Sheriff Stuart Wright candid about plans for sheriff’s office


By Carolyn Roy,

After 20 years, there is a new sheriff in Natchitoches Parish. Stuart Wright was selected last fall after having been an assistant district attorney before working in the sheriff’s department for a number of years. He answered the following questions for our readers.

NT: What did you do on your first day after being sworn in?

SSW: I was actually sworn in June 22. The law allows an elected sheriff to be sworn in early as long as he has received his commission from the governor. However I could not perform any functions as sheriff until midnight June 30. This is when the sheriff officially takes office. Once I was sworn in, I could then swear in all of the deputies. This prevents a mass swearing in at midnight June 30. After being sworn in, it was business as usual.


NT: Have you attended training for sheriffs since your election?

SSW: Yes, I completed the new sheriff’s school in Baton Rouge Feb. 3-7 sponsored by the La. Commission on Law Enforcement. This was a comprehensive training academy that focused on the executive aspect of being a sheriff. We covered many topics such as human resources, risk management, budgeting, staffing, deputy training requirements, etc. I will continue to take part in our training programs and be as hands on as possible with our team.


NT: You worked for Sheriff Jones for several years and was trained in his operations. Do you plan to make changes and if so, what are they? Any new programs?

SSW:I have actually worked with Sheriff Jones for 36 years. The first 28 years I was an assistant district attorney prosecuting all kinds of crime. Sheriff Jones was an investigator with the Sheriff’s Office so he was my main witness in many cases that went to trial. For the last eight years, I served as in-house counsel for the Sheriff’s Office. Besides being Sheriff Jones’ legal consultant, I worked with all departments on legal issues that came up such as search and seizure, arrest, affidavits, interrogation of suspects and many more matters. As of this date, we have made approximately 45 changes in rank and positions. We have maintained most programs Sheriff Jones created.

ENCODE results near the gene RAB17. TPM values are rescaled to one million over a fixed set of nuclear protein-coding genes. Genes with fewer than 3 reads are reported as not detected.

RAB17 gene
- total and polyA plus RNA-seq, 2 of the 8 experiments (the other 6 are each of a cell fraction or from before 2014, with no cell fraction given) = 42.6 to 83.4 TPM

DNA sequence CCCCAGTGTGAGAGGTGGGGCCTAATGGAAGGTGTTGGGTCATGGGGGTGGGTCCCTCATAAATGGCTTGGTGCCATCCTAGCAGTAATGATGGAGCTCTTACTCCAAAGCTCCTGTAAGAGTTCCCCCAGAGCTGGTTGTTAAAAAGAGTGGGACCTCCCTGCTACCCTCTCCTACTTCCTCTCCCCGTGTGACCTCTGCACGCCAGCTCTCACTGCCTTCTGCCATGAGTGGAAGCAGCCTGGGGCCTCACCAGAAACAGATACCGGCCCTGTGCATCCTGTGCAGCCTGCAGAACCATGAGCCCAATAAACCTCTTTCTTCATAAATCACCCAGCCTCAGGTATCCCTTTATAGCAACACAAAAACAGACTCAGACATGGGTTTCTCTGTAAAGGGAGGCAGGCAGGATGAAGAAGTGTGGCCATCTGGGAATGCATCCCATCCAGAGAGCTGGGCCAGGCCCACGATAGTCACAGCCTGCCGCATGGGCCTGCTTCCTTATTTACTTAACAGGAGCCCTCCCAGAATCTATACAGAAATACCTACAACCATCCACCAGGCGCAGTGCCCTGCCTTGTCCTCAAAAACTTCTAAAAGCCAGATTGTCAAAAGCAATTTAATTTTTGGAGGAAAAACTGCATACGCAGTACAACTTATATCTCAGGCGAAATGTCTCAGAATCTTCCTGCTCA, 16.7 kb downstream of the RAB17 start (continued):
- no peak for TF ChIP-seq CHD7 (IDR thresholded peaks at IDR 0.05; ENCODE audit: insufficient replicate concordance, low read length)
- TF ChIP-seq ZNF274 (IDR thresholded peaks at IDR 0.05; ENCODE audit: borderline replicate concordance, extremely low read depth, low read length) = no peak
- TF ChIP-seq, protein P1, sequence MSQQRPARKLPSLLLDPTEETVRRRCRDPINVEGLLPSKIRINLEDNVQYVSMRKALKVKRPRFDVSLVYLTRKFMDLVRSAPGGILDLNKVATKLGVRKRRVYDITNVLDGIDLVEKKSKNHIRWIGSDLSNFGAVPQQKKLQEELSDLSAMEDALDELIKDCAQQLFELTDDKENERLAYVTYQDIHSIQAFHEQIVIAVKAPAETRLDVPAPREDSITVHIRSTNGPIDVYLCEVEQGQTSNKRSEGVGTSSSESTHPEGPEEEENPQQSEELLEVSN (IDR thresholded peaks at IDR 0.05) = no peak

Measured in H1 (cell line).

NT: What did you learn from Sheriff Jones?

SSW: I could write a book on what I have learned from Sheriff Jones. When he took the oath to serve and protect the citizens of Natchitoches Parish, he meant to do just that. His concern for the citizens of Natchitoches Parish is on a level not seen very often. You would not believe the kind of help he has given to the citizens of Natchitoches Parish. A great percentage of this help are things he is really not obligated to do, but has done so out of the kindness of his heart. Helping children has always been his greatest joy. He has said many times that “it is not how many people you put in jail, but how many you can keep out of jail,” that makes a good deputy. He also holds dear to his heart the senior citizens of Natchitoches Parish and the employees at the NPSO. He has created and participated in many programs serving senior citizens, such as helping with the Council on Aging. He is the best at answering his phone and returning calls. He is the definition of “serving the people.” My goal is to continue this service to the people of Natchitoches Parish.